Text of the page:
Op-Ed

Op-Ed
The Future of Resident Evil

Phillip Levin | 8 May 2009 16:00
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A ruined metropolis setting, fast zombies, destructible environments -- all these things are great and would likely make a pretty frightening experience. But more is needed to make Resident Evil a truly tense, riveting experience. It might not sound appealing, but a certain level of anxiousness is essential in the horror genre. The gameplay will need to be designed in a way that is focused on scaring you. It would be smart for Capcom to bring back some of the cheap scares that were so common in previous Resident Evil games. The next Resident Evil doesn't need to be overflowing with them, but a few well-placed cheap scares are a good way to keep you on your toes. Never knowing when something might jump out at you creates an edgy atmosphere. Many gamers hate cheap scares, but they can be used tastefully.

The pacing of the game is also integral. I'm not opposed to having hordes of zombies on screen, but I don't like the idea of turning Resident Evil into an action game. I think it should be rooted in the horror genre. So, as far as the Resident Evil 4 and 5 model goes, a couple of things have to change. Both titles gave you a lot of ammunition. More than enough to get the job done. The problem with this is that if you know you have plenty of ammo, that's not exactly going to create a tense atmosphere. I propose that the next Resident Evil make ammo scarcer. Ideally, Capcom would use some kind of smart system that always ensures there's enough ammo around so that you have enough to take on anything the game throws at you, but never so much that you feel totally safe.

One other change that would help create tension would be to get rid of the weapon upgrade mechanic. Instead, have players discover new, more powerful weapons as they explore the game's world. When you go to a menu screen to upgrade your gun, that's just another reminder that you're playing a video game, and the less Capcom takes you out of the game, the better. Also, by having you find new weapons as you progress, Capcom can remain in control of what weapons you have and when you get them. The more control a developer has over players, the easier it is to create the kinds of settings that instill fear. Despite popular belief, linear game design isn't such a bad thing.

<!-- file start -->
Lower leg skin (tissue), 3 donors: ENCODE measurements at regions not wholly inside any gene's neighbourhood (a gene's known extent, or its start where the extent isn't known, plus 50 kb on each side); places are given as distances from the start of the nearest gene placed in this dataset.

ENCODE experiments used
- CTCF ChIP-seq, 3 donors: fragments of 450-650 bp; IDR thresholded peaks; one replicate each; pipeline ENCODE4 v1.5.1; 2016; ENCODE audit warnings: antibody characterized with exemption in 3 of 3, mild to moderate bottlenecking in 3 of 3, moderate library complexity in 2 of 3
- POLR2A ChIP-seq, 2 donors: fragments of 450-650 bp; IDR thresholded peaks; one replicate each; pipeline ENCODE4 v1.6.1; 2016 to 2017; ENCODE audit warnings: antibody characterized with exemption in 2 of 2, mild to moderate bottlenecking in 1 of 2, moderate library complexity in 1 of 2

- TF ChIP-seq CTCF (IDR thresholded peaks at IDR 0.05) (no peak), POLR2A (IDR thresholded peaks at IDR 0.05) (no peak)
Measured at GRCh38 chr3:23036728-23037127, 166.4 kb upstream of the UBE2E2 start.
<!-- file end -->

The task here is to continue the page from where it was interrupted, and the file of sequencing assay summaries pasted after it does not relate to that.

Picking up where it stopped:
Finally, there's the topic of co-op to consider. Resident Evil 5's co-op mode is the best part about the game; it's the reason I played all the way through the title. But I don't know if co-op and horror go together well. How can a game be scary if you have a friend with you? That feeling of isolation and loneliness - that you're on your own, and no one's going to save your sorry ass - is essential in creating the right atmosphere. Co-op kind of defeats it or at least diminishes it. I think it might be wise if the next Resident Evil sticks to just single-player.

When it comes to the next Resident Evil 5, Capcom has a lot of options to consider and several directions it could go. The most important thing, in my opinion, is that the publisher returns the series to its survival horror roots. It doesn't have to be the most terrifying game of all time, but it should be frightening, at least. It'll be disappointing if Resident Evil continues down this road of becoming just another action game. That's not how Resident Evil began, and that's not what it should become. Hopefully, Capcom's reading this and taking this advice to heart. If so, I think the next Resident Evil will turn out just fine.

But of course I'd say that. These are, after all, my ideas.

Phillip Levin is a freelance video game journalist who has been writing about games for seven years. He lives in Southern California and writes for numerous publications.

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